President Donald Trump and his administration’s ongoing national security probe into U.S. steel imports will continue to be something to monitor. The administration’s actions with respect to the investigation, if any, would have effects on steel prices and the interplay between U.S. and Chinese prices, in particular.

Actual Metal Prices

For full access to this MetalMiner membership content:
Log In |

ale_flamy/Adobe Stock

This morning in metals news, a new firm is looking to challenge the London Metal Exchange (LME), copper prices took a fall and sluggish demand also knocked down other base metals.

NFEx Eyes Early 2018 For Launch of New Trading Platform

The LME, founded 140 years ago, might have some competition in the near future.

Two-Month Trial: Metal Buying Outlook

NFEx Markets announced Monday it plans to open its own trading platform for base metals in the first quarter of 2018, according to a Reuters report.

NFEx has offices in London’s financial district — the new company, incorporated in March, aims to attract physical trade.

“Contracts and trade dates will match established physical industry practice,” the company said in a release. “This new trading platform will not replace or disturb current trading models but will be complementary to them.”

Copper Prices Dip

Like other metals, copper prices fell on Monday, according to a Reuters report.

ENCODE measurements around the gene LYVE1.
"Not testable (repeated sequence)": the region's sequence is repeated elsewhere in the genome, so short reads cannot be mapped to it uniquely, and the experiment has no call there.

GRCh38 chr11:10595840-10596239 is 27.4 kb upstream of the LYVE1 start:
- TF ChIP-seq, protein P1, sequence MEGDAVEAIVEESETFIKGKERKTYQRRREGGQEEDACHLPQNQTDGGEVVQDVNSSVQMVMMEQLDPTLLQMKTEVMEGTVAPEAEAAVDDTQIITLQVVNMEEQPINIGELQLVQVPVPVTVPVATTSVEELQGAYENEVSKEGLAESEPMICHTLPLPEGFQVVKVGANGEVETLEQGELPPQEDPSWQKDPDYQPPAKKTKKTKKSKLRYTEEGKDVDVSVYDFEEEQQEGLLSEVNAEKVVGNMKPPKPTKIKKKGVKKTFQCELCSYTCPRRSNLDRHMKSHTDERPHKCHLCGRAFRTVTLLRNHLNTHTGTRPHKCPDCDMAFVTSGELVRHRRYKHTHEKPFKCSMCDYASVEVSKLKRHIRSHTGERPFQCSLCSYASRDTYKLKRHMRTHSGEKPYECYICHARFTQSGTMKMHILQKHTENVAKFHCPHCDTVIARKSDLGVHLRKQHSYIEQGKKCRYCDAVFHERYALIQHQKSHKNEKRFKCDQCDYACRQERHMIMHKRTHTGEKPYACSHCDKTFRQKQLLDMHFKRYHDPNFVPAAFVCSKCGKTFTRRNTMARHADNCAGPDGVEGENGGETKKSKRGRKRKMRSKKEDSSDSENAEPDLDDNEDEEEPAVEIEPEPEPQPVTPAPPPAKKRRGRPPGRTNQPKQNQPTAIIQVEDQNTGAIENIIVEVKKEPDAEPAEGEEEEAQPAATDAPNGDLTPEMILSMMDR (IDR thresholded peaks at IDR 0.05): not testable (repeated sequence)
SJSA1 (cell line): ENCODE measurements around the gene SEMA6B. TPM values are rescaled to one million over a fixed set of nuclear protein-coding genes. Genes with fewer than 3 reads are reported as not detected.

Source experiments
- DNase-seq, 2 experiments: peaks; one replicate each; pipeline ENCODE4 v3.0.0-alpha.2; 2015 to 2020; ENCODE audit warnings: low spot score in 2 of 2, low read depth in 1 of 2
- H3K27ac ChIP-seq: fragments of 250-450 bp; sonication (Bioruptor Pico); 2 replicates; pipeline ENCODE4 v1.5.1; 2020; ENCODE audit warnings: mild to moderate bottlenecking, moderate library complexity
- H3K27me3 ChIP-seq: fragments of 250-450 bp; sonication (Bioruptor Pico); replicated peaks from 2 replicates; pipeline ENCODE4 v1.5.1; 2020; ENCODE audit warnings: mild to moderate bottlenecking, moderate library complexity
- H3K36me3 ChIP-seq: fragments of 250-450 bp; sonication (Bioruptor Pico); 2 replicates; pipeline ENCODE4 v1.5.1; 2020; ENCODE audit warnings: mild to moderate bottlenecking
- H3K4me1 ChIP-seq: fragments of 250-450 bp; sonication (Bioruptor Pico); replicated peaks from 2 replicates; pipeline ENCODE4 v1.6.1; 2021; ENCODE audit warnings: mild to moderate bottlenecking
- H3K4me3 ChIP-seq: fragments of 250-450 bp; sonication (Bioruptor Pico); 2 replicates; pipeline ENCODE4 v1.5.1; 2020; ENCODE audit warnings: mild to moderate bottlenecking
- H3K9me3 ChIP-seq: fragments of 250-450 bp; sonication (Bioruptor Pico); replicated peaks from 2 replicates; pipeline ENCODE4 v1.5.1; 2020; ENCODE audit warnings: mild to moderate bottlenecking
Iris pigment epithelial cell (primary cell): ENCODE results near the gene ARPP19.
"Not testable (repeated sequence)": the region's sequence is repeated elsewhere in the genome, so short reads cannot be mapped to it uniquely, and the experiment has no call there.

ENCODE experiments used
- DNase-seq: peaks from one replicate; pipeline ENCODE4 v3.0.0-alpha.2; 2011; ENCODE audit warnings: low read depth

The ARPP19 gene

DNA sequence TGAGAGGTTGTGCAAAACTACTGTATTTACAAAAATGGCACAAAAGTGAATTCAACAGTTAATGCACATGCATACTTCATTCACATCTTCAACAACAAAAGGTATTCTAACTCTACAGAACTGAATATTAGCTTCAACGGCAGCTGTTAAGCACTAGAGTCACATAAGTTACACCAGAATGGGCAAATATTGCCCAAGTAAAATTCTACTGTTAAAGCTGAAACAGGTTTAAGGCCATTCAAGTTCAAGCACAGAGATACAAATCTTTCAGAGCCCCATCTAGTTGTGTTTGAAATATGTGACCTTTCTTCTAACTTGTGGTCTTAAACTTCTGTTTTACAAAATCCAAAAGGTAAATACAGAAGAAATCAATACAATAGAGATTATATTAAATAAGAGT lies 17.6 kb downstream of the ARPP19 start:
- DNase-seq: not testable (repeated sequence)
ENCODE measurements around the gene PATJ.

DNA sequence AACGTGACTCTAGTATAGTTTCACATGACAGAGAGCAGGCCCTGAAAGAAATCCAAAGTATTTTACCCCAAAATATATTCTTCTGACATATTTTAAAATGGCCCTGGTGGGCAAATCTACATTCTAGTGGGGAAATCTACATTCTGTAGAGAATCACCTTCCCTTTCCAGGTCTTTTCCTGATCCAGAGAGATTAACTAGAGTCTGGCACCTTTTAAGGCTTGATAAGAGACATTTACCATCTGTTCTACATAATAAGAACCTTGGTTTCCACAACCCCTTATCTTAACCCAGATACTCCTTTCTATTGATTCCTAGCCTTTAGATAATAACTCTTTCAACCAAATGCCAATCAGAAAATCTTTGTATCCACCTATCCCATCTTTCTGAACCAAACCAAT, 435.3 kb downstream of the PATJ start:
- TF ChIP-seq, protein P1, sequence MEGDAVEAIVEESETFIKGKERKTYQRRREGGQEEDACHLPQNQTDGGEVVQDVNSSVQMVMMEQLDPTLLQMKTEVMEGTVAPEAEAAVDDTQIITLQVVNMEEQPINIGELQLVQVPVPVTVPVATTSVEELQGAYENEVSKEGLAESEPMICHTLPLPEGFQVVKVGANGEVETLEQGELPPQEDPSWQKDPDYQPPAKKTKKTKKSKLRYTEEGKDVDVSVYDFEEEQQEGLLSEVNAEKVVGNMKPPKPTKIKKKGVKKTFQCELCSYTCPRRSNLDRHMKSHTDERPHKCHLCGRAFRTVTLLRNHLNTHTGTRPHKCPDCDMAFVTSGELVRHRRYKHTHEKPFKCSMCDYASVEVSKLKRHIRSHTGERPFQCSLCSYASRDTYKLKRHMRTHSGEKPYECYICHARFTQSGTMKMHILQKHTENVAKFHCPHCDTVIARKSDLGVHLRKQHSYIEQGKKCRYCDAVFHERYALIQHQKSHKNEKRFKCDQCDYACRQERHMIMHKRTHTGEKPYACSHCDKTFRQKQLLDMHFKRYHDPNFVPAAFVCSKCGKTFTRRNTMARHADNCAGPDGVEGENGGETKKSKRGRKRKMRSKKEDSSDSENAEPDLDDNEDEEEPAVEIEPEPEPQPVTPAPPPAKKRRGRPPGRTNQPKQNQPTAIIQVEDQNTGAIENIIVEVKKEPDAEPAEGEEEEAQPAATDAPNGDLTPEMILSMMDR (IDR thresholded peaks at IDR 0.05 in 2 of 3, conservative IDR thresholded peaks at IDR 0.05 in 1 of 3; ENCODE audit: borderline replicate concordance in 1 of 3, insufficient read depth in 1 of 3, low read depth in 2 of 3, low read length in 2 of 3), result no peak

Copper inventories monitored by the Shanghai Futures Exchange grew for a third consecutive week, as demand seems to have declined. Many expect China to have slower growth in the second half of 2017.

Nickel, Lead, Zinc Also Down

Similarly, nickel, lead and zinc futures were down in India, the Economic Times reported.

The declines were the result of low demand, according to the report.

Lead futures were down by 0.40%, while nickel and zinc futures were each down by 0.24%.

Free Download: The May 2017 MMI Report

It is something of an unholy alliance, but Russia and Saudi Arabia are becoming ever closer allies in a graphic example of realpolitik.

The two would probably be implacable enemies if their contrarian positions in Syria were any gauge – Russia closely aligned with Iran in their support of Bashar al Assad, yet Iran is Saudi Arabia’s public enemy number one and only major rival in the Middle East.

Two-Month Trial: Metal Buying Outlook